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Statistics of Finland estimate that there are about 800,000 dogs in the country. In 2011 there were over 7,000 dogs in Espoo, a figure compiled when our furry friends last had to be registered with the city council. That’s about seven dogs per 250 people or one dog for every 35 people. Six years later it is difficult to walk anywhere locally without seeing a dog, so numbers have probably increased over the period. In our small area of 24 semi-detached houses, there are six dogs, two of which are ours. However, more dogs can lead to increased conflict between dog lovers and those that are not.
In Finland, we have the additional problem of the cold and snowy winter. Snow is great for hiding dog poop and so the responsible dog owner should be on constant look-out.
Generally, we find Finland a much more dog-friendly country than the UK and there are far more places we feel comfortable taking the dogs. The same rules apply in food shops, only guide dogs allowed. However, Finnish restaurants and cafes, dogs are allowed inside at the discretion of the proprietor. A dog is welcome to the luxury department store Stockmann, for example, but not to the flea market.
Consideration is given to others because customers are often asked if anyone has an allergy. In the summer, there are many beaches for family swimming around Espoo and sensibly dogs are not allowed. Again, different from the UK where councils impose a no dog policy on every beach; in Espoo, there is one beach especially for dogs to frolic, play and swim. There are dog-friendly carriages on the trains and dogs are welcome on the buses. Public transport is easy with a dog.
It was recently reported that more and more people are opting for a pet insurance to cope with rising veterinary costs. It was estimated that about one-fourth of dog owners in Espoo have insurance costing each year between 250 – 300 euros for a small dog.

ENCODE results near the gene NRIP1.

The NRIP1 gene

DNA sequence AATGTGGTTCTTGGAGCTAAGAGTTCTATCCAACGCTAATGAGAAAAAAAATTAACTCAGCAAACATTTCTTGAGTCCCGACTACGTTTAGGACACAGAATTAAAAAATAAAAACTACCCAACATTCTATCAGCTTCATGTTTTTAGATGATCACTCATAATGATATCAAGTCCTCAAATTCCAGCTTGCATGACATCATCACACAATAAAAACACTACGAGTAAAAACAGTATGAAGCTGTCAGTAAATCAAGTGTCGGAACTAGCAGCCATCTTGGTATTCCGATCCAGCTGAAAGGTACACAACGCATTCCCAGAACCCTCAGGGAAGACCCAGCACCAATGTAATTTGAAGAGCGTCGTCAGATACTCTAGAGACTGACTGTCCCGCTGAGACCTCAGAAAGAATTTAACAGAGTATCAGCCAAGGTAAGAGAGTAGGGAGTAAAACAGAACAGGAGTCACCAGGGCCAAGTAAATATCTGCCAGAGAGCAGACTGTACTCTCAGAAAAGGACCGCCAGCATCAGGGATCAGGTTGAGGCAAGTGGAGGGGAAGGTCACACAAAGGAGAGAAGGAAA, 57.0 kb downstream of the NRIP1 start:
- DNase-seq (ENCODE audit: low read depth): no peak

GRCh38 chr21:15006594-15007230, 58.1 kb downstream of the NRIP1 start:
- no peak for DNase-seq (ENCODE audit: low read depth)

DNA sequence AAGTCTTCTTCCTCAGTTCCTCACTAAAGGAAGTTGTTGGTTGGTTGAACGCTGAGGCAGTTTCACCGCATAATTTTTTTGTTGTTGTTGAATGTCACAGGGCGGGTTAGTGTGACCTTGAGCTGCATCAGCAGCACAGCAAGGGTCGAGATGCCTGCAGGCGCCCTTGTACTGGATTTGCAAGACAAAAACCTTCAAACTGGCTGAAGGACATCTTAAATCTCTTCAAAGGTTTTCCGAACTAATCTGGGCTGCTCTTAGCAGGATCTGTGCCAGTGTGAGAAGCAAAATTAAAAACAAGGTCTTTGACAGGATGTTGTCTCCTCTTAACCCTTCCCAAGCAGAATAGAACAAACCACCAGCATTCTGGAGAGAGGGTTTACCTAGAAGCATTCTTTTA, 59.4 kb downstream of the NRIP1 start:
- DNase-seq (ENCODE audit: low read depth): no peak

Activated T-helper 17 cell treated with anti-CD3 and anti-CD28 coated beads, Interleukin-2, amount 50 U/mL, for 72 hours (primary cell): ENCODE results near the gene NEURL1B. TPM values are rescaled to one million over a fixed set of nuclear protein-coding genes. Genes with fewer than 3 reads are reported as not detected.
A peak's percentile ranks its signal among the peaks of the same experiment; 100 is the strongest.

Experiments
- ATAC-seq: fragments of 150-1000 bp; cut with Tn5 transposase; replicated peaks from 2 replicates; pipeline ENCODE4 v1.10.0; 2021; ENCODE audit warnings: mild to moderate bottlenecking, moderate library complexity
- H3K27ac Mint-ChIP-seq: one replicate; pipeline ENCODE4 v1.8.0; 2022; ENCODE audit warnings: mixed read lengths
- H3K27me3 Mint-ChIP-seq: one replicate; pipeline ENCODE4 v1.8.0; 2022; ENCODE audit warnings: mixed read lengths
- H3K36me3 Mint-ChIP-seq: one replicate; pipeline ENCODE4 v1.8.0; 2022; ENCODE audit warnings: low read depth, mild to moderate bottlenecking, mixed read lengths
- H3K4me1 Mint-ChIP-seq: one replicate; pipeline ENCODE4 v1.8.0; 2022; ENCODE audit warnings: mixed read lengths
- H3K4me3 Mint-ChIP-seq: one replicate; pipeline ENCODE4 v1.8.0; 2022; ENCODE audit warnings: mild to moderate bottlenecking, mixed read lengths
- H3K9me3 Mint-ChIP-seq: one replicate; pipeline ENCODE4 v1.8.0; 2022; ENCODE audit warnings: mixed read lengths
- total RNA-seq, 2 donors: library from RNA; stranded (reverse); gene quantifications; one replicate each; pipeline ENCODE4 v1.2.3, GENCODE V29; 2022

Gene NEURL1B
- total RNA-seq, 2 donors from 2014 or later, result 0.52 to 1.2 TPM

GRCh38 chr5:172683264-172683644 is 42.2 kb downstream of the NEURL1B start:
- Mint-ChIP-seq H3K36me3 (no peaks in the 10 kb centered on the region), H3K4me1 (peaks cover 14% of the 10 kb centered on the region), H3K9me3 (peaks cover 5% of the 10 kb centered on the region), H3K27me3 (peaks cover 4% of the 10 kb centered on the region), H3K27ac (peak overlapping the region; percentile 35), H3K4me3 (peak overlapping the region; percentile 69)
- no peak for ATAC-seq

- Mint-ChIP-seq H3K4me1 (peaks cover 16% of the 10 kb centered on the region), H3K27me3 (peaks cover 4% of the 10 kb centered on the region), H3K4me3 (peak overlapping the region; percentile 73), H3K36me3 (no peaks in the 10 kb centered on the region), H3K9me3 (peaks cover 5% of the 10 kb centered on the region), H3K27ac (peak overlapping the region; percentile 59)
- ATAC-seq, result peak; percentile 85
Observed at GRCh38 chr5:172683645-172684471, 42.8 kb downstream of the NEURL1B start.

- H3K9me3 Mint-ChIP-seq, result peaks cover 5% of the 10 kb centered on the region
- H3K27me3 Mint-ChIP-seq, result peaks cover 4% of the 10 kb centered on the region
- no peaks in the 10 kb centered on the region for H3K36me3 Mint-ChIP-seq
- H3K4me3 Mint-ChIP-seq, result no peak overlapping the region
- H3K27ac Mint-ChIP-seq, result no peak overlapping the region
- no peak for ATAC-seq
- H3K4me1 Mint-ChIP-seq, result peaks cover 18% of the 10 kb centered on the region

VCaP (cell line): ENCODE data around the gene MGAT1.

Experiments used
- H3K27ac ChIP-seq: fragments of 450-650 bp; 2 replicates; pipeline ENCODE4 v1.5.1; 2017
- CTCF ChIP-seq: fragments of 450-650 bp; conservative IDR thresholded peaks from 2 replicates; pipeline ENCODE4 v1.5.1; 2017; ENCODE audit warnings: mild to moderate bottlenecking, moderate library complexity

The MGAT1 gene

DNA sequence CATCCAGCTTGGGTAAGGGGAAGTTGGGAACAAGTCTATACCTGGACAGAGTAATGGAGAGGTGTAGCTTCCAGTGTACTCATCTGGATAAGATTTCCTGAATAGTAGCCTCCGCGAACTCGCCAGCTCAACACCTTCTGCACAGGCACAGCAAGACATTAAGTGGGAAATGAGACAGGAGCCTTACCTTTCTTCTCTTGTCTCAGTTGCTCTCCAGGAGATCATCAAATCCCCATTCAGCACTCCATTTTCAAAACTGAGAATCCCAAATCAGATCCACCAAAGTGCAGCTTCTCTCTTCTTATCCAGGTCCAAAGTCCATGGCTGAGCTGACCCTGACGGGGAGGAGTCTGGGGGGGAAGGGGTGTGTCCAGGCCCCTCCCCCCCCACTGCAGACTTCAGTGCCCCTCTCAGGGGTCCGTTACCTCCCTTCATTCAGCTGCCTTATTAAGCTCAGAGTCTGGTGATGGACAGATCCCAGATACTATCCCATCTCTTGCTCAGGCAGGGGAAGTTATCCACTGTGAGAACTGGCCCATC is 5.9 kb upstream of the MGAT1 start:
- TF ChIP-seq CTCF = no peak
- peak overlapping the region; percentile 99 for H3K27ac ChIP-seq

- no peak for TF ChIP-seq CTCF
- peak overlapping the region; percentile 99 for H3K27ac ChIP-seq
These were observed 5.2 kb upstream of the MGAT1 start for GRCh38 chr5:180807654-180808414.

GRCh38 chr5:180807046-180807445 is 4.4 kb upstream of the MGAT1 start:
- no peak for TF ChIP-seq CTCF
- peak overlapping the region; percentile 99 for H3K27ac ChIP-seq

[alert type=white ]Are premises, equipment and staff really that much more expensive here in Finland?[/alert]
A big difference in dog culture is that in the UK dogs are allowed more freedom off the leash. Maybe that reflects the countries’ different laws. It is not unusual to go into an English city park to find dogs playing freely off the lead. As long as they are not attacking people and under reasonable control the law is satisfied. In Espoo, we have more wildlife on the doorstep so having to keep the dog on the lead the majority of the time is understandable. However, the dogs don’t get the opportunity to socialize with other dogs and as a result on the street they become overprotective of their owner and aggression is shown to others no matter how friendly they may be.
There are many fenced “dog parks” in Helsinki and Espoo where dogs are able to run free. These small areas are great for dogs to let off steam but they don’t encourage owners to train their dogs better. It’s too easy to let the dog off to play on its own or with others and be glued to the smartphone.
There are five native dog breeds in Finland, and it is great that they are being celebrated by the Finnish Kennel Club as part of the 100 years of independence. They are the Finnish Spitz, the Karelian Bear Dog, the Finnish Hound, the Lapponian Herder, and the Finnish Lapponian Dog. They all form important parts of Finnish culture. For example, the national dog, the Finnish Spitz, barks at birds perched in trees, which is a rarity in the world but useful for hunters.